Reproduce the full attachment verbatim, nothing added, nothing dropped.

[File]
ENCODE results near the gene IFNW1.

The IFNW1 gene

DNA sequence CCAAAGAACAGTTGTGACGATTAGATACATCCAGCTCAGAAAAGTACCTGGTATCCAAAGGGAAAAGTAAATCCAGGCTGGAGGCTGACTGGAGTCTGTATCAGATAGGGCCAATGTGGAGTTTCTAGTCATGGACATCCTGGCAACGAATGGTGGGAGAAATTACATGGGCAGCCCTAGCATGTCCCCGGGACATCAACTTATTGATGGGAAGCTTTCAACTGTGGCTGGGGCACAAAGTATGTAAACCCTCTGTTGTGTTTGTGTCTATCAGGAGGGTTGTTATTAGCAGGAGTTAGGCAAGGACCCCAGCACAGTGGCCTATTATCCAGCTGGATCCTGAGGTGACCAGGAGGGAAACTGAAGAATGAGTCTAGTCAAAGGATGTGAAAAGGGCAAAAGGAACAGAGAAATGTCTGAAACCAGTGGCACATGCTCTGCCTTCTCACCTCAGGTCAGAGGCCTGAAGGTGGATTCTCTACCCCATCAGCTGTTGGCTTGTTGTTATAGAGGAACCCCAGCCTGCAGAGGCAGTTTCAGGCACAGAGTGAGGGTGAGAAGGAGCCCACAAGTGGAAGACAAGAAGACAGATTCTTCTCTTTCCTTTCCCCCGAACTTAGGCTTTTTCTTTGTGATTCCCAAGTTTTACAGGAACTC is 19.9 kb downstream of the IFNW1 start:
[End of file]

ENCODE results near the gene IFNW1.

The IFNW1 gene

DNA sequence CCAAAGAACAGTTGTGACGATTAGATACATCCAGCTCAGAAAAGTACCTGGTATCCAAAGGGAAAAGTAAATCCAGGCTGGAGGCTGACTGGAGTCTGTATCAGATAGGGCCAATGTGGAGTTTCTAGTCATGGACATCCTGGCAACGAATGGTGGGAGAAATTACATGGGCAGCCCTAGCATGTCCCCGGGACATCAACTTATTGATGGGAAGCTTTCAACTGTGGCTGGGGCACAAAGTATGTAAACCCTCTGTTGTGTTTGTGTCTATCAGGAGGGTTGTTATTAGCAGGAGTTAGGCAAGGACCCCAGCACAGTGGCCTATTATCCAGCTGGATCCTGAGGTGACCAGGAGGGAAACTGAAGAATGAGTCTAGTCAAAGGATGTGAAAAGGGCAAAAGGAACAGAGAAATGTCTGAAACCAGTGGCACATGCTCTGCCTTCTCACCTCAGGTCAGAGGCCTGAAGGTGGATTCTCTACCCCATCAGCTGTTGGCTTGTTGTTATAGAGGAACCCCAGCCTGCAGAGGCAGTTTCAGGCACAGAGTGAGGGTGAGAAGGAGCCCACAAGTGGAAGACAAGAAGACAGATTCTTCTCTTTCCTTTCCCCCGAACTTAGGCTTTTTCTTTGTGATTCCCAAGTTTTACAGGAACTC is 19.9 kb downstream of the IFNW1 start: